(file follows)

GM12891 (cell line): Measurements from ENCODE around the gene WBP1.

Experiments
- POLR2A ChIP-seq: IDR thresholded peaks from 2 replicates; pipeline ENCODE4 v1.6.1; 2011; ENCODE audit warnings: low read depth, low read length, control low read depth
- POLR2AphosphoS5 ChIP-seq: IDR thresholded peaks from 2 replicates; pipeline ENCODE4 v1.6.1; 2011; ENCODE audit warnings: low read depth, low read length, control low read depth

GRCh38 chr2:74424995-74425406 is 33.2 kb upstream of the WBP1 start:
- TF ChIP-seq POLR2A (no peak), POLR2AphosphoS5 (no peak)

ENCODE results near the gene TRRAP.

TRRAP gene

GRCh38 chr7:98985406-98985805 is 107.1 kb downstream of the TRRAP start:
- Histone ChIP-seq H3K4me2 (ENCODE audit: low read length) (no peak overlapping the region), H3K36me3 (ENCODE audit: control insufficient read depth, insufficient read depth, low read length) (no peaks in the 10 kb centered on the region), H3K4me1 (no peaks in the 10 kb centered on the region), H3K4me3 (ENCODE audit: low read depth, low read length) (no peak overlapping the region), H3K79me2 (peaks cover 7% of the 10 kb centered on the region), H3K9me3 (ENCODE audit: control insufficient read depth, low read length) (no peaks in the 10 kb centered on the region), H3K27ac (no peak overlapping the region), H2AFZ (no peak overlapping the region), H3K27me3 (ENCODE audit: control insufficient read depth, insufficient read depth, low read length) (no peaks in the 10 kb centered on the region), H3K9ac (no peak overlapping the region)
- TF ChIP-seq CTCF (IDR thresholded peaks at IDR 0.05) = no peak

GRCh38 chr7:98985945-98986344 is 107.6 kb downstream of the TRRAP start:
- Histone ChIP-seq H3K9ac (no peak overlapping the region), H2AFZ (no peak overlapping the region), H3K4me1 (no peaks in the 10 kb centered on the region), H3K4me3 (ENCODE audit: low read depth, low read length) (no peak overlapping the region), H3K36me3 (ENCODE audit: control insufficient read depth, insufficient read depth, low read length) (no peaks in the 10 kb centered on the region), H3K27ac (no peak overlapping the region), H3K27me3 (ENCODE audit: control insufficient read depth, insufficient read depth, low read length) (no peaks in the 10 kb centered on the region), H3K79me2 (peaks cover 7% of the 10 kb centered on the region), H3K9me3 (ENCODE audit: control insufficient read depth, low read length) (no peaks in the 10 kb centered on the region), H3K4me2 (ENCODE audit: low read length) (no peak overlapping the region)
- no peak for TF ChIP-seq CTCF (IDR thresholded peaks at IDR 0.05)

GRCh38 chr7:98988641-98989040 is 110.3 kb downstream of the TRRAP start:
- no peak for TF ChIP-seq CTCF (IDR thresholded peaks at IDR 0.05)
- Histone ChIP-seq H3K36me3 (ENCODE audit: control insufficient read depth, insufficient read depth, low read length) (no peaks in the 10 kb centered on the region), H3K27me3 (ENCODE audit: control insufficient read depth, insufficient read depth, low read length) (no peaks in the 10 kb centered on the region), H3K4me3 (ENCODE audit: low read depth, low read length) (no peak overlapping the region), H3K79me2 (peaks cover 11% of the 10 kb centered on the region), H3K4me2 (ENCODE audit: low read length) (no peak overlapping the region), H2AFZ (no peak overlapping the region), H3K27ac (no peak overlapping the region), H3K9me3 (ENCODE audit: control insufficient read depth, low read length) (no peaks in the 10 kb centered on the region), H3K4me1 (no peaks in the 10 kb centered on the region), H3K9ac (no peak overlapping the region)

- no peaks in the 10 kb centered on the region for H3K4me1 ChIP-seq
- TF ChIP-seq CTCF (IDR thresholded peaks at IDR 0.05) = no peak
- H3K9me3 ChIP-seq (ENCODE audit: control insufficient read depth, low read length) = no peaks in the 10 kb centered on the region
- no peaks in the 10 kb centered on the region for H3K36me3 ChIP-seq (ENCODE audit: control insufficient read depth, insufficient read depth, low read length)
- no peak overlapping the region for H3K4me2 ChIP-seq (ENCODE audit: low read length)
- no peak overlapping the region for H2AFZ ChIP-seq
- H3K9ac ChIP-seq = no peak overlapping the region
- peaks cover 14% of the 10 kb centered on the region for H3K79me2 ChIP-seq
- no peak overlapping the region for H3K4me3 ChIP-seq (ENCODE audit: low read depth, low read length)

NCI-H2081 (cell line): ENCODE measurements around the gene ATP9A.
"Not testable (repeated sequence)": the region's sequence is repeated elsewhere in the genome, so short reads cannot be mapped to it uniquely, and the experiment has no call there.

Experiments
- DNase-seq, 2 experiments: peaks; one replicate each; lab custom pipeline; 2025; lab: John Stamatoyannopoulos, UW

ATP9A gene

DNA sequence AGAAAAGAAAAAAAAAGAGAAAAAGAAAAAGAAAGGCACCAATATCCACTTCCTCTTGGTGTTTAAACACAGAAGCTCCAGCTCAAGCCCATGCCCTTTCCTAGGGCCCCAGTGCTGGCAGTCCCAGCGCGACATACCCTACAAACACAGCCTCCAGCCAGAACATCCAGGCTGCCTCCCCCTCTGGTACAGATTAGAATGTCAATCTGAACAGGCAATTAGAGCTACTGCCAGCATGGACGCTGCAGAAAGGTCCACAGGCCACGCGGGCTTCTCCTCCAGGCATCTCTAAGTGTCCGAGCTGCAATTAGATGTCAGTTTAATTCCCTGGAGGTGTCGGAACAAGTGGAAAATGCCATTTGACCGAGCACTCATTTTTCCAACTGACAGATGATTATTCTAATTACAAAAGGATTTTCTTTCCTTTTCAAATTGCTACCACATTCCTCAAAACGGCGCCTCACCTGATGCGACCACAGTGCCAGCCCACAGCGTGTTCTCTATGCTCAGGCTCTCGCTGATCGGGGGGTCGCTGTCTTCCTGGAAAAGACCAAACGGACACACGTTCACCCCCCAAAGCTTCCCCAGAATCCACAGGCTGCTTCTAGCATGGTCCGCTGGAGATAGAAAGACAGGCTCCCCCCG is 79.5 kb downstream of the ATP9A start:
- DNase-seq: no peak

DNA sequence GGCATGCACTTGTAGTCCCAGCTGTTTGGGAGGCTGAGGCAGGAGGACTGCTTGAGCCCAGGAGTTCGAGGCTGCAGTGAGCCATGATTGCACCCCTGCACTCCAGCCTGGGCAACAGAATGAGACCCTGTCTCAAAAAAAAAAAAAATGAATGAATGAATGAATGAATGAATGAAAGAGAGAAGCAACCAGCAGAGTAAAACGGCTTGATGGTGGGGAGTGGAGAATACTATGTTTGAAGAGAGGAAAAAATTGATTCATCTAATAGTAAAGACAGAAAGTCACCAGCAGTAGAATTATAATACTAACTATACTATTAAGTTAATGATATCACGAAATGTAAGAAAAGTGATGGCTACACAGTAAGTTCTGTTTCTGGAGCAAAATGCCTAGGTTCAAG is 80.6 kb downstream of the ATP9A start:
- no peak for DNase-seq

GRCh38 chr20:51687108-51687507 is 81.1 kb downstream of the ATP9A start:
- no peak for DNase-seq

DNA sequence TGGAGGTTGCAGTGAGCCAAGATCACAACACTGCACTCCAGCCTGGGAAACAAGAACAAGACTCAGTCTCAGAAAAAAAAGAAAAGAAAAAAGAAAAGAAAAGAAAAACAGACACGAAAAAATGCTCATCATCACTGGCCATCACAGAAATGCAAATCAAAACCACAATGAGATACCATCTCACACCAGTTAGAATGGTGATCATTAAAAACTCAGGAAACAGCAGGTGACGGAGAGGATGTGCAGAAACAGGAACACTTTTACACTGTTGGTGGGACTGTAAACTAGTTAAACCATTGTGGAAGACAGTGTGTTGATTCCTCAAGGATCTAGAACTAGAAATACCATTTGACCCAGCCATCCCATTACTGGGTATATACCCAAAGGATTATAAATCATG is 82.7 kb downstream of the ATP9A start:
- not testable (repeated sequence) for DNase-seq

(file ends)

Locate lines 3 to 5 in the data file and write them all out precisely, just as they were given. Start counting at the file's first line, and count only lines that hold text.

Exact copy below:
- POLR2A ChIP-seq: IDR thresholded peaks from 2 replicates; pipeline ENCODE4 v1.6.1; 2011; ENCODE audit warnings: low read depth, low read length, control low read depth
- POLR2AphosphoS5 ChIP-seq: IDR thresholded peaks from 2 replicates; pipeline ENCODE4 v1.6.1; 2011; ENCODE audit warnings: low read depth, low read length, control low read depth

GRCh38 chr2:74424995-74425406 is 33.2 kb upstream of the WBP1 start: